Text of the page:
31 Screams in October, #3: The Hills Have Eyes (1977)

Posted: October 4, 2014 in Movie Review
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The Hills Have Eyes (1977)

Director: Wes Craven

Starring: Susan Lanier, Robert Houston, Martin Speer, Dee Wallace, Russ Grieve, John Steadman, Michael Berryman, James Whitworth, Virginia Vincent

“Did you ever have the feeling you’re being watched? That the eyes of strange, eerie things are upon you?” ~Bugs Bunny

Family vacations are a great way to “get away from it all.” They also never go completely according to plan. You’d also be advised to stick to the main roads. It’s a weird, rough and crazy world out there, and you can’t plan for what sort of evil might be lying in wait for some idiot who decided to take a detour onto parts of the maps indicated only by dashed lines. Gas up the car and get back on the highway… while you still can.

“The Hills Have Eyes.” The movie’s title alone is enough to creep you out. This being director Wes Craven’s second major contribution to the genre, it came during an era when you weren’t likely to look through the entire cast of a horror film and play “Spot the Stars.” Oh, there’d be a few you’d recognize here and there, but mainly you’d be looking at people whose careers would be defined or otherwise made by their roles in these low budget scary movies. So it is with 1977’s “The Hills Have Eyes.” In fact, of the cast, the only one who truly went on to bigger things was actress Dee Wallace (“The Howling,” “E.T.,” “Critters,” “Cujo,” etc.)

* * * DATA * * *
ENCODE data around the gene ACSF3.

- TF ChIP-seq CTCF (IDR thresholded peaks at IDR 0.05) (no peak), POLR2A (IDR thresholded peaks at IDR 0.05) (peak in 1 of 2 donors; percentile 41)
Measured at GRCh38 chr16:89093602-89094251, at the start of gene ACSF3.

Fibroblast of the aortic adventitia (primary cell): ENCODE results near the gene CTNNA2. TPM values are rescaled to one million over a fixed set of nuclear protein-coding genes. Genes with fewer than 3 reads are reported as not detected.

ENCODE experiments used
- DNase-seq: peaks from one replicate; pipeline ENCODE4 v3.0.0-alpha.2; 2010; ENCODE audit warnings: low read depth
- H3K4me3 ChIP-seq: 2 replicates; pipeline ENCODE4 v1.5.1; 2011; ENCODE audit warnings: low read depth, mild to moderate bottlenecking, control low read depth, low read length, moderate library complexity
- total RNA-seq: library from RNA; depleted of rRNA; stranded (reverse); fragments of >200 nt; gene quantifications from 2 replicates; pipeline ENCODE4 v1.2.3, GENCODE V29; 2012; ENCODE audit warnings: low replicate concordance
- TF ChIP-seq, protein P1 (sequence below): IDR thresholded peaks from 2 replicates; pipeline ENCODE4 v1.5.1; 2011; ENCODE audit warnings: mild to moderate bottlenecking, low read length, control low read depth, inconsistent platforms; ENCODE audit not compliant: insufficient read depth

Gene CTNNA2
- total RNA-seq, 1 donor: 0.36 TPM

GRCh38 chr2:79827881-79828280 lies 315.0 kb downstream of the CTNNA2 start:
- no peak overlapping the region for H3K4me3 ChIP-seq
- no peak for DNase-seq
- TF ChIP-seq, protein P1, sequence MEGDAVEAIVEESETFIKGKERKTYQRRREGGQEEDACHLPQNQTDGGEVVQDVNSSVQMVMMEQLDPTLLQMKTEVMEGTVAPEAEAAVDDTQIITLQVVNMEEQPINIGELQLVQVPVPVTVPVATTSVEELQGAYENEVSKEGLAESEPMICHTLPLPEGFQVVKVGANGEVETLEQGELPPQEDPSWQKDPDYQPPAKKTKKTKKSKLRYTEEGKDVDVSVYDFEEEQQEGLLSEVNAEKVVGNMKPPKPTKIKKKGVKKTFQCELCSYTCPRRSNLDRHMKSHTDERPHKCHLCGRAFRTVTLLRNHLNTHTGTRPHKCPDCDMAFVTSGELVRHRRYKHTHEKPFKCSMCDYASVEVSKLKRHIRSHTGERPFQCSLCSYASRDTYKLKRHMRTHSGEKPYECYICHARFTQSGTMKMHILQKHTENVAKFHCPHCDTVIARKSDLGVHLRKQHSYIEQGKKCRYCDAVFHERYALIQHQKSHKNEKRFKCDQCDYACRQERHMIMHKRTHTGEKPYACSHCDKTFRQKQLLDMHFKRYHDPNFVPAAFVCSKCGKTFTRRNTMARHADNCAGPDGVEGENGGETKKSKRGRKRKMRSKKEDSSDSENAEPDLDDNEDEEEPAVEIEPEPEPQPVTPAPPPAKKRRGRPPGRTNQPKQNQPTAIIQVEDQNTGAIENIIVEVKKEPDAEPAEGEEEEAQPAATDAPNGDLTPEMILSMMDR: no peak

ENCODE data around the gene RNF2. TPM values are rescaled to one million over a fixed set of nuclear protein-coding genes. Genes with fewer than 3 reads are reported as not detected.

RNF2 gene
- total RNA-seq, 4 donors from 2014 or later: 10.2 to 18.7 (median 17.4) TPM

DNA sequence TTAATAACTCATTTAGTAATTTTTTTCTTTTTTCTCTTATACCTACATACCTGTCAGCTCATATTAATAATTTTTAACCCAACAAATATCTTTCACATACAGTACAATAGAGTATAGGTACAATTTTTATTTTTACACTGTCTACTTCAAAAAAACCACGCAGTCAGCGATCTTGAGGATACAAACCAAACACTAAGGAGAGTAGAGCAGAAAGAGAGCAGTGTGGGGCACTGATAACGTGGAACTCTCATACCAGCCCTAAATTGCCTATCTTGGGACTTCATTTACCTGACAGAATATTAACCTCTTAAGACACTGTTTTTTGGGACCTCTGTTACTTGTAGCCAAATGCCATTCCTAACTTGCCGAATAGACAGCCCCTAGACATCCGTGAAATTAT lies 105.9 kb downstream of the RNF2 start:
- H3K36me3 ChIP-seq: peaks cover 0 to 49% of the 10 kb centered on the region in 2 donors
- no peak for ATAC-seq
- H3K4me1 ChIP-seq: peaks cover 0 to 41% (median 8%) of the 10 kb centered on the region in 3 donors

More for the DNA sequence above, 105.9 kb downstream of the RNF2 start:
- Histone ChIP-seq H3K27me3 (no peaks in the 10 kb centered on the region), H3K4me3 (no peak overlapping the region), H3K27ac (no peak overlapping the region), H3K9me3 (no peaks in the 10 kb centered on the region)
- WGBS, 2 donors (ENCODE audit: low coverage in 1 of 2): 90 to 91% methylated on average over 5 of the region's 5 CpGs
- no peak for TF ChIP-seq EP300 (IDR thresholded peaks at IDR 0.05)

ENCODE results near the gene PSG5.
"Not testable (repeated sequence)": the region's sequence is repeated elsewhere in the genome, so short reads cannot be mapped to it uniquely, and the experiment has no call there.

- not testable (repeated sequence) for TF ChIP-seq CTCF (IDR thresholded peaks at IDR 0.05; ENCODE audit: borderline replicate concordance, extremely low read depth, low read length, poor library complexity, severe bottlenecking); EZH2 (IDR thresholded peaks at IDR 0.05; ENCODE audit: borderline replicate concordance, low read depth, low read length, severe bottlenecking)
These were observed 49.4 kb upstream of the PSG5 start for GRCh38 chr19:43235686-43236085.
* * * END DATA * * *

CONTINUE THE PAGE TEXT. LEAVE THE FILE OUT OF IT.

Wes Craven based “The Hills Have Eyes” on the legend of the Sawney Bean family, placing his modern retelling in a desert setting and naming the male members of the cannibalistic clan after Roman gods according to shared characteristics. These include sons Mercury, Mars (Pete Locke, who also served as the film’s producer) and Pluto (Michael Berryman, whose distinctive face is featured prominently on all posters and video boxes), and their father Jupiter (James Whitworth).

“The Hills Have Eyes” begins with an old man at a gas station looking worried and seemingly in a big hurry to vacate the premeses. His efforts are halted, first by a young girl in tattered clothes named Ruby who is intent on trading stolen items for food. But the old man, who has apparently had this arrangement with Ruby and “the pack,” feels “they” have gone too far and refuses to give handouts any longer. Their argument is short-lived, because a family of five by the name of Carter arrive looking to fill the gas tank of their station wagon on the way to a California vacation. But first they’ve decided to take a detour to see an old silver mine they’ve heard about in the desert. The old man strongly urges them to reconsider, but the family just figures the old man has probably been looting the mine in secret. The family takes the detour anyway, and of course manages to get lost. That’s whay happens when you let Ethel (aka Mama Carter) hold the map, I guess. Distracted by Air Force jets flying overhead and needlessly swerving to avoid a small animal, the family becomes stranded when the front axel of the station wagon is broken. Bob Carter gives a gun to son Bobby (Robert Houston) and goes looking for help.